The name of the game is to have great mobility. Get rid of the ball and anchor that ties us to the power bar. That is why we are considering buying a cordless power tool. Battery power though, has to meet our production needs. It has to do the job! It has to be powerful, lightweight and long lasting…. and work in cold weather!
In the last 25 years, tool manufacturers like Makita, DeWalt and Milwaukee have invested huge research dollars to advance the technology. The main focus has been to produce a lighter cordless power tool. Battery weight has been the greatest challenge, and the greatest opportunity for improvement.
By studying the understanding the advantages and disadvantages of each kind of MAKITA 6014DW cordless tool battery, we can more effectively purchase tools that best fit our needs.
Nickel cadmium (NiCad): The "Ni-cd" is the mother of all batteries typically used for a cordless power tool. Battery production is relatively less expensive then other alternatives and these batteries have proven to be fairly durable and a cold weather friend.
Ni-cd batteries are more likely to take more charges then their Ni-Mh cousin but have a history of "memory affect problems." Some manufacturers dispute this, as second generation ni-cad batteries come onto the market, especially in the higher end professional grade cordless tools.
Cadmium is consider to be a hazardous waste and in this more environmentally conscious society ni-cad batteries do present some marketing challenges. They are also larger and heavier then the next generation of Ni-Mh batteries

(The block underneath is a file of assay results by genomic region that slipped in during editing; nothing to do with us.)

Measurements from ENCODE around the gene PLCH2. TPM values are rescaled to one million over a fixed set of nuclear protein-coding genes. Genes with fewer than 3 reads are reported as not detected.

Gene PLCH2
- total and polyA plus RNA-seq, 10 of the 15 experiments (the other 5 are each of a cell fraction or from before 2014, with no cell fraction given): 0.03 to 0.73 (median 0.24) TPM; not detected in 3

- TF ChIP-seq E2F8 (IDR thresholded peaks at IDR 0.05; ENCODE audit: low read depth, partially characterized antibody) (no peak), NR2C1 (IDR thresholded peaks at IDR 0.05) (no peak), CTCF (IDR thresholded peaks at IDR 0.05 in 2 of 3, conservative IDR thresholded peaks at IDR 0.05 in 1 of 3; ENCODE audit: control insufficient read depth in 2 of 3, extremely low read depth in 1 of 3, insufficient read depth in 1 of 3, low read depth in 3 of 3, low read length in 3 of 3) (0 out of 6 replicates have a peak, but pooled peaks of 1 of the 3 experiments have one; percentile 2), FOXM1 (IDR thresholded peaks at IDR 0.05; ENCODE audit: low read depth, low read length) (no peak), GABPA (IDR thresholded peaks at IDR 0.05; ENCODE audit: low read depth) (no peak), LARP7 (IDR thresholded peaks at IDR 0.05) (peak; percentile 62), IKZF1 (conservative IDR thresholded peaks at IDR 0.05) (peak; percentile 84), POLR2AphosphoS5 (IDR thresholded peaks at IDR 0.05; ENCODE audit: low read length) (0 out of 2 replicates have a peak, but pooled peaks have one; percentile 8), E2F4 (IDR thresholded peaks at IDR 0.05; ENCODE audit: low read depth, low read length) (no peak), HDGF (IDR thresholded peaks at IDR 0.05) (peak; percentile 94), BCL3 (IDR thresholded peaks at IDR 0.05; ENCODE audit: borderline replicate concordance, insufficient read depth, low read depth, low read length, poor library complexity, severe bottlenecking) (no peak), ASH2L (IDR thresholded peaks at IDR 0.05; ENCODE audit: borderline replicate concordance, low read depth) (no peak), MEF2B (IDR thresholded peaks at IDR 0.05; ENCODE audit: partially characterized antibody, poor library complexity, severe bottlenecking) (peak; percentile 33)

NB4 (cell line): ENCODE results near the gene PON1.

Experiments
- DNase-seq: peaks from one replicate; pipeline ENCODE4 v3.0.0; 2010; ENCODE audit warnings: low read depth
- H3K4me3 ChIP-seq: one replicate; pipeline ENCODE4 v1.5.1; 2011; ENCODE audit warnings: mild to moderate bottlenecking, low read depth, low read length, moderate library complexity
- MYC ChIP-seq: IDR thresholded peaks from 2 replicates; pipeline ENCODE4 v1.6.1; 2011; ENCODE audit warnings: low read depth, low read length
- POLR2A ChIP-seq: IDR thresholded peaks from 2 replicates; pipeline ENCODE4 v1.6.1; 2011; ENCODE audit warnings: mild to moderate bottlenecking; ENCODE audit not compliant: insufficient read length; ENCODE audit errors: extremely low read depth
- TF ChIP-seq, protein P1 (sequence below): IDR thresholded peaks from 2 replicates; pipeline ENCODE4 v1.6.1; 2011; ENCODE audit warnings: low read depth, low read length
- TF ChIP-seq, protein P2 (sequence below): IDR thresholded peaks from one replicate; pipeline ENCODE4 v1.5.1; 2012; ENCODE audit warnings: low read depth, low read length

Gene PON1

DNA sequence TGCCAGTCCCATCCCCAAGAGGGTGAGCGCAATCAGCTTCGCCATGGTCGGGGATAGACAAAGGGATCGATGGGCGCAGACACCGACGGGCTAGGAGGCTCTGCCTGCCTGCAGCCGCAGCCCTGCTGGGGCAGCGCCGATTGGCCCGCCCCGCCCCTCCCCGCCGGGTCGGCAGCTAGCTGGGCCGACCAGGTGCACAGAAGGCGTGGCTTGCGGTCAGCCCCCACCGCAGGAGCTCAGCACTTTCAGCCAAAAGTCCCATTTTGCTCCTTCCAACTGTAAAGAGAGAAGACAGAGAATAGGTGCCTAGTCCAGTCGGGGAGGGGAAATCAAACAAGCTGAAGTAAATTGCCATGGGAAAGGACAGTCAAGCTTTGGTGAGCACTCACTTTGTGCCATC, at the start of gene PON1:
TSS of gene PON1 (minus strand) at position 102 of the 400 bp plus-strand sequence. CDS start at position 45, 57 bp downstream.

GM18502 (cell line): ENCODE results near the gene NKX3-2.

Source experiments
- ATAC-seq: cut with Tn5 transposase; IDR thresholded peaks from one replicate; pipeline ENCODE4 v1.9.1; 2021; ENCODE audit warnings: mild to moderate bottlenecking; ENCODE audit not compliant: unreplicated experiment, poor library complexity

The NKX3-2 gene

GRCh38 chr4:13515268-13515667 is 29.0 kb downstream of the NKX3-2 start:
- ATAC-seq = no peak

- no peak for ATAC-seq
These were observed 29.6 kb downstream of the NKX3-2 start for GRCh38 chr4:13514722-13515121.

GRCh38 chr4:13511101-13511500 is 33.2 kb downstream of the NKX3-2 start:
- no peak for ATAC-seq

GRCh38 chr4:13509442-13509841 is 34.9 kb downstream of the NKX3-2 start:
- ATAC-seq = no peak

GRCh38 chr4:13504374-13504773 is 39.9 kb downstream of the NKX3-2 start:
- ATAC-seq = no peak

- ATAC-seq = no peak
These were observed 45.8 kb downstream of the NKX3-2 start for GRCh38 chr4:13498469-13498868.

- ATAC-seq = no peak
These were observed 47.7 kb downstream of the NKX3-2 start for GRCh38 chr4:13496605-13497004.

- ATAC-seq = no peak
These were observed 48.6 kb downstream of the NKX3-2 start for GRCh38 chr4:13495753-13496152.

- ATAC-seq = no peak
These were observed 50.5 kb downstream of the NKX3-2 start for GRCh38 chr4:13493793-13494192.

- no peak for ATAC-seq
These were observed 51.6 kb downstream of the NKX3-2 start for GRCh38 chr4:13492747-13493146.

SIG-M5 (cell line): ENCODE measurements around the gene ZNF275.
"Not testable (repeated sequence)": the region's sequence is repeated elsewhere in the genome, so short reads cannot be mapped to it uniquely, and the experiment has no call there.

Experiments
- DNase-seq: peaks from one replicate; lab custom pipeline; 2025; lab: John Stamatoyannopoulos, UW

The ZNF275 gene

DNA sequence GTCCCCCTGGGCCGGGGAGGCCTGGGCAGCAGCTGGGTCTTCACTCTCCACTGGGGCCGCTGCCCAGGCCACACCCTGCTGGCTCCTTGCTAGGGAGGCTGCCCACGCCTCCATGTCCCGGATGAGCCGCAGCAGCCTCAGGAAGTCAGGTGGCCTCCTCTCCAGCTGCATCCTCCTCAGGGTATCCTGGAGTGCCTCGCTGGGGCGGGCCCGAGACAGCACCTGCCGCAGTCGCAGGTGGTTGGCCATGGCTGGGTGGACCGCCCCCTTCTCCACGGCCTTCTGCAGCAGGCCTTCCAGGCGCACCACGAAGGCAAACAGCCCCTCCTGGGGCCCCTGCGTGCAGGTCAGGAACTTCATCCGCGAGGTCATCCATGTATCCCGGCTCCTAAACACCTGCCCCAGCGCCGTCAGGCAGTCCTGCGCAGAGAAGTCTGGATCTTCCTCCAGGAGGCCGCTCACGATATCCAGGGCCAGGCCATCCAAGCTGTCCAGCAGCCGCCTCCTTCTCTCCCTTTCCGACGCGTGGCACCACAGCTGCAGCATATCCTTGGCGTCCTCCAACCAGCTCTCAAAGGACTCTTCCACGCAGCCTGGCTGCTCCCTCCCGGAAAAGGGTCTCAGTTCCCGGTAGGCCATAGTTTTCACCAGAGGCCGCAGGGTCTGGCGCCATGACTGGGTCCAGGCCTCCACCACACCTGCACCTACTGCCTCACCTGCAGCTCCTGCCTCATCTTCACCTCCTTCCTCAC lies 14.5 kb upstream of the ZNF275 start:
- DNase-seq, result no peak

As well, many feel that a ni-cd cordless battery pack has reached its peak performance within the constraints of acceptable weight. It has no more juice to give. As we demand more powerful cordless tools, so must follow the battery technology.
Nickel-metal hydride (Ni-Mh): these batteries were originally introduced as a more environmentally friendly and powerful battery option. But their design dictated greater internal resistance and its associated heat generation. It is this heat production that leads to it downfall.
In fact chargers for the Ni-mh batteries include fans onboard so the batteries don’t overheat.
Heat causes the nickel metal hydride batteries to survive less re-charges and thus offer a shorter life cycle. This leads to a lot of consumer frustration with the ongoing need to purchase a new cordless battery pack. The higher amperage, lower weight and smaller size of the typical Ni-Mh battery is offset by its shorter life cycle and thus higher cost.
Metal hydride batteries for makita bl1830 were also not well known for cold weather performance, thus for any in the construction trade where outdoor usage was a factor, they tended to stay with the heavier but more reliable ni-cd batteries.
Li-ion: This is the new kid on the block that is promising to blow all other cordless battery packs out of the water.
lowest weight of the 3 for any given voltage
maintains runtime at the lowest temperatures
So what’s the down side? Li-ion batteries require an electronic circuit to control the power movement both to the motor and from the charger, assuring that each cell receives and expels the same amount of power. This prevents damage to your Li-ion cordless battery pack. It also suggests longer re-charge times to allow for rebalancing cell to cell differentials and more sophisticated makita 1822 battery chargers. This all adds to the cost and complexity of the design.
Time will tell if this technology will be the winning one.